- Historic Sites
A Michigan Boyhood
A FAMOUS HISTORIAN RECALLS THE COUNTRY WHERE HE GREW UP
February 1972 | Volume 23, Issue 2
Whether or not they survived to tell about it, the French filtered more and more deeply into the back country; and if some of them had their troubles with the Indians, some of them got the Indians to help them. Father Marquette, the saintlike little Jesuit who went the length of Lake Michigan and down into the Illinois country for the greater glory of God, had Indian helpers, and when he fell mortally ill on his way back toward Michilimackinac, where Lake Michigan meets Lake Huron, it was his Indian helpers who made his last moments easy, buried him on a sandy promontory, put up a cross to mark his grave, and then slipped away northward to bear news of his passing. Later on they returned to collect his bones and take them back to the straits for Christian burial. (The towns of Ludington and Frankfort today have heated argument about the site of his death. One marker identifies the place at the entrance to the Ludington harbor, and another marker makes similar identification at the entrance to the Frankfort harbor; and learned expositions support each claim.) Obviously, not all the Indians were hostile; in a noncommittal way, some of them were quite friendly.
These Michigan Indians after all were not quite like the tribes farther eat. They lacked the incredible, breathtaking ferocity of the Iroquois, for instance; and although as primitive men they carried their passions near the surface and were quite capable of putting captured enemies into the fire if the mood possessed them, they never quite made a hideous ritual out of it in the Iroquois manner, deriving ecstasies from the infliction of pain and going to fantastic lengths to prolong the victims’ suffering so that the general orgy that followed the final gasp might have maximum dimensions. They were tough enough, to be sure. The Chippewa actually muscled the Sioux tribes out of the western Lake Superior country, and under the Ottawa chief Pontiac various associated tribes nearly drove the British out of the whole Great Lakes area, destroying the forts at St. Joseph and Michilimackinac and laying a long siege to the fort at Detroit. Later on, when the Americans fought the British for possession of the lakes country, the Indians fought effectively on the British side, overwhelming the outpost at Chicago and slaughtering its garrison, and committing a famous massacre of prisoners along the river Raisin in southeastern Michigan. Anyone who fought these Indians knew that he had been in a war.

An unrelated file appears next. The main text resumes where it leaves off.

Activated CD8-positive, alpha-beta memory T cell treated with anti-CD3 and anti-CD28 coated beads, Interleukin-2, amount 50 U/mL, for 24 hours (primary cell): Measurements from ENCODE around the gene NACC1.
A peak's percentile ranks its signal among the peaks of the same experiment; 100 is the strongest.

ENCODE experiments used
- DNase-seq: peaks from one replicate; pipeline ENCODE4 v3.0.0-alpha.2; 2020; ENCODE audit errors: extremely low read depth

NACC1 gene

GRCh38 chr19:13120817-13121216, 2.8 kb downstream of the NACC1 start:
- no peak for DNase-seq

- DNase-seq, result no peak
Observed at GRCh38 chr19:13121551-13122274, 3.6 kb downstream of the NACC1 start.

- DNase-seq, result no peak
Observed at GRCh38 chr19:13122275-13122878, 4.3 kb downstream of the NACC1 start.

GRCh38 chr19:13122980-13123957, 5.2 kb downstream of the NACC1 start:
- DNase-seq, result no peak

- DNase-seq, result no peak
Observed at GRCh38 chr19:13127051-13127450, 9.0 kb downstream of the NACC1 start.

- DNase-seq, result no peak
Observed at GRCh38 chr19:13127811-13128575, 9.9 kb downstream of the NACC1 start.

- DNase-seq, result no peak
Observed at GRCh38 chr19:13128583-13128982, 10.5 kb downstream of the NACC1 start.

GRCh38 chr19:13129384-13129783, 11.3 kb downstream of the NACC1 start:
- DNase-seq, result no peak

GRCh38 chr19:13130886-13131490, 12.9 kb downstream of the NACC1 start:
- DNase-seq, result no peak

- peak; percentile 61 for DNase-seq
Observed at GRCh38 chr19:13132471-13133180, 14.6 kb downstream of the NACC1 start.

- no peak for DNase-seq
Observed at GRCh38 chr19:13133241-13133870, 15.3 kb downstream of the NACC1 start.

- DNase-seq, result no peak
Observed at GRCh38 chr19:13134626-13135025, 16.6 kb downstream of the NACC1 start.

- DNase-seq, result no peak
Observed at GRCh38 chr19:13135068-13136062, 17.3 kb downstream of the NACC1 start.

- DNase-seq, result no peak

Yet the memory of terror, the ever-present dread of the sudden blow in the darkness—the blend of fear and hatred that led otherwise well-intentioned Christian men to believe that the God of love would be pleased if all Indians were exterminated outright—never quite became part of the Michigan heritage. The American settlers dispossessed the tribesman as completely here as anywhere else, but they did not slaughter him while they were doing it. They did not have to; they were not afraid of him, and if the red man was there to be trodden on, he did not have to be kicked first.
Probably there were two reasons for this. To begin with, white settlement came mostly after the Indians’ power had been broken. There were very few whiteman’s towns or farms until Pontiac and the baleful chief Tecumseh had been beaten, and hardly any of the men who made productive clearings in the wilderness ever had to worry about people who might come at them out of the darkness with scalping knives and fire arrows. The long haunted years known to the settlers in Massachusetts and Virginia were not duplicated here.
Even more important was the fact that here the white man reduced the Indian to impotence simply by touching him. The newcomers corrupted him not by intent but just by living beside him. Indian society began to come unravelled not long after Etienne Brulé went to whatever fate he finally got, and it kept on unravelling until it fell completely apart. Exposure to the complexities of European civilization was too much for it. The red man had to adjust every aspect of his life to a scale of values he could neither understand nor control, and it was too much for him. He could not make the adjustment, and he could not conceivably keep from trying to make it.
This was so because the white men offered, for a price, material goods that the Indian wanted—things like knives and hatchets made of steel in place of implements of chipped stone; brass kettles in place of birch-bark buckets; needles and fishhooks and awls made of metal instead of splintered bone; woolen cloth for blankets and clothing instead of crudely dressed skins or mats woven of pounded bark fibers; guns and bullets and gunpowder to replace bows and arrows. Along with these riches, offering life a dimension primitive man had not dreamed of before, there were brandy and rum, strengthened by abominable additives until they almost reached the level of outright poison, which passed into common speech under the accurately descriptive name of firewater. No power on earth could keep the Indian from trying to get these things once he got acquainted with them, and he was willing to pay any price that might be demanded.